It was a pretty compact period of time. I kind of set aside three months to write and record all of the songs. I was a little bit nervous about creating that much material in such a short period of time. But it actually turned out really good, and I think it kept me from second guessing a lot of stuff. I just wrote and recorded in a more immediate sort of spirit.

How does your writing differ with that quicker process?

I think American Soft was a really super personal album, so there was a lot of autobiographical stuff. This album I felt a lot freer to explore ideas or stories that aren’t necessarily personal. There are a lot of fictional songs on the album, which is a bit different for me. It felt like I didn’t have a lot of direction from the label, I could just do whatever. I didn’t have producer. So I just felt like there was a lot freedom for it to be whatever it wanted to be.

How did the idea for the ship album release show come about?

A long time ago, some friends of mine who lived in like Santa Monica, and there was this boat out there that would do shows, and I always thought that was such a cool idea. About a year ago, I started looking around at boats that you could charter in Seattle. There aren’t that many that have capacity over 50, but there’re a handful.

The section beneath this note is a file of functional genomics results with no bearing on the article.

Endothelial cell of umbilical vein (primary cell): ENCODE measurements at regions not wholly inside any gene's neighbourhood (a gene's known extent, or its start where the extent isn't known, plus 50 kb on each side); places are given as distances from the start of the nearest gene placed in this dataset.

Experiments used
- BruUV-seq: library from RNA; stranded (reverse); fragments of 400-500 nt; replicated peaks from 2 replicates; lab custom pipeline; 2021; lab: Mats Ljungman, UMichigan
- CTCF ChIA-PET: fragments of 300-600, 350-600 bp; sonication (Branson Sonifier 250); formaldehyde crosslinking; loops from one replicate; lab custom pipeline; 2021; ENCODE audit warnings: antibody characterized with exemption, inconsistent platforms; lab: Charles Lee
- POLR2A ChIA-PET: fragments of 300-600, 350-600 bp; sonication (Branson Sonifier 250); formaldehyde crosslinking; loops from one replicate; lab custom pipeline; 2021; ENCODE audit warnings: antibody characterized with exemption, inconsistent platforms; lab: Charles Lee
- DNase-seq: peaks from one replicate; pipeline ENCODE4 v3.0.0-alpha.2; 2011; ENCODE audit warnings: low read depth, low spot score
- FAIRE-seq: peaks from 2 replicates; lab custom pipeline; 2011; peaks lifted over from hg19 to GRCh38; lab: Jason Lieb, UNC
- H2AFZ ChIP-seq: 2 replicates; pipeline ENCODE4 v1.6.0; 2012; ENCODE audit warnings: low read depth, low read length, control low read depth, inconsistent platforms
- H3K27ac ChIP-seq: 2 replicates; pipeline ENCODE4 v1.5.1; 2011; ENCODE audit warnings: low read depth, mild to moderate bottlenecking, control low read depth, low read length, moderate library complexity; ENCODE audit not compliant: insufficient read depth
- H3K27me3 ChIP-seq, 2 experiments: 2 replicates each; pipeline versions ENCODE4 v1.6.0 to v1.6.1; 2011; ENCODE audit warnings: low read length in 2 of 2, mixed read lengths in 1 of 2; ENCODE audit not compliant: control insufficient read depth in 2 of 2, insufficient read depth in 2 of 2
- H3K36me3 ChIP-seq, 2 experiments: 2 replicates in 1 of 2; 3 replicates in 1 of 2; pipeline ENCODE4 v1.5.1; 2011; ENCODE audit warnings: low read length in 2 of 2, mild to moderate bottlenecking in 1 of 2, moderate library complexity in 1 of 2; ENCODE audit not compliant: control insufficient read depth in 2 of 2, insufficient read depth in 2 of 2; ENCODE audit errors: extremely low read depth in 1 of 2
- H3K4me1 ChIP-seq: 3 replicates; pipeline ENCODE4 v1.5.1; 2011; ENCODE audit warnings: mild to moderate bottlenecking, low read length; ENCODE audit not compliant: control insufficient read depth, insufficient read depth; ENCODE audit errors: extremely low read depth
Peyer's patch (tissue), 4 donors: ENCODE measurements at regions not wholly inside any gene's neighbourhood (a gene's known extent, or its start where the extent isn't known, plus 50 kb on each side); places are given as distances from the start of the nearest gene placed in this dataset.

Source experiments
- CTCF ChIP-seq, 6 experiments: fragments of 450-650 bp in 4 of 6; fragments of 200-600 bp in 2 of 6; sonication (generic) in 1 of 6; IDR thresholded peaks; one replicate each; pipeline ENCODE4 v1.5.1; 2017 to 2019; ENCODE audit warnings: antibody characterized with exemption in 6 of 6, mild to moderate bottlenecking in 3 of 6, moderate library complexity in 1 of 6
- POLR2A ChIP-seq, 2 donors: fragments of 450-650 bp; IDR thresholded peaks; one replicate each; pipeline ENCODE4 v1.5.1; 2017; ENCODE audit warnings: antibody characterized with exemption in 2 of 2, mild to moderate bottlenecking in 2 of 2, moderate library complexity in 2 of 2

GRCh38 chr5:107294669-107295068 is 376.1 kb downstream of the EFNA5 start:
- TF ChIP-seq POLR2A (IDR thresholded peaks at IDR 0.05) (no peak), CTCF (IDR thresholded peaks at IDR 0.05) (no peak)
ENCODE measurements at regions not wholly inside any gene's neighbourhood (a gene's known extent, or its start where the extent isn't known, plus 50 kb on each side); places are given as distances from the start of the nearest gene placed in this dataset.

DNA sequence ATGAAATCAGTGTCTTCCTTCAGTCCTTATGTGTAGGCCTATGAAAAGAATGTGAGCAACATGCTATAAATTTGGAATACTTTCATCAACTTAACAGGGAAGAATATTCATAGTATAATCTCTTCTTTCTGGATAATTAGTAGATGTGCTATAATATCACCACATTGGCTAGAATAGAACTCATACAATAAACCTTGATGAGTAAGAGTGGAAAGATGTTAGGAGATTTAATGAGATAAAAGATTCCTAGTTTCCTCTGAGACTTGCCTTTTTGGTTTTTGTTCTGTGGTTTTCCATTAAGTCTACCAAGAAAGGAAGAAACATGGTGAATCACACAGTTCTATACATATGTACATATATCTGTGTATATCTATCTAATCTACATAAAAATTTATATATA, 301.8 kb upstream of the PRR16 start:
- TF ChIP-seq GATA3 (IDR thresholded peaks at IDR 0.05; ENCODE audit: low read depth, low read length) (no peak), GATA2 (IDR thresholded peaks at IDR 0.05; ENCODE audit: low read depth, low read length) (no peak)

I was really impressed with the Virginia V and the story of the boat. It’s almost 100 years old, and it has been through these different sort of lifetimes. The boat was sort of dilapidated and was probably going to be decommissioned in the ‘90s, but this foundation of people came together to pull it out of the water and they spend $6.5 million refinishing it. It’s just a gorgeous boat.

When I was looking at it online I was just like, “This will never happen. This will never work. I can’t afford this.” But one of my good buddies, Jason Frazier, he worked a non-profit for a long time, so I was just like, “Hey Jason, you should call these people and just act like you’re my manager or something and just kind of get the conversation going.” So we started talking to the foundation and they were really cool, and really helpful, and really excited about the idea of using the boat this way, because typically it’s for weddings and private corporate events.

It wasn’t really intentional, but the album is called Golden Age, and the release show’s on this old boat. I didn’t really make that connection till it was underway, so it wasn’t very intentionally thematic or whatever.

How has Seattle influenced your music?

Well, there’s so much music happening here, so many great players, and so many different bands are touring through here. I moved here in 2005, and I’ve kind of gone away at certain times, but I feel like my musical tastes have expanded a lot since being here.

When I first moved here in 2005, I got a library card and was able to check out like a 100 CDs at a time from the library. [Laughs] So that really helped me kind of have a wider range of influences.

Any particular standouts from the library period?

I don’t know if it really turned into an actually music influence for me, but there’s some early Quincy Jones big bang stuff that was really cool. There’s this Tito Puente album called Night Beat, and it’s pretty mathy, aggressive, kind of coked up sounding music. I was surprised by the energy of that record.

Clearly you’ve taken that element. If there’s one way to describe a Chris Staples record, it’s “coked up.”

[Laughs] Absolutely. I’m glad you’re using your ears.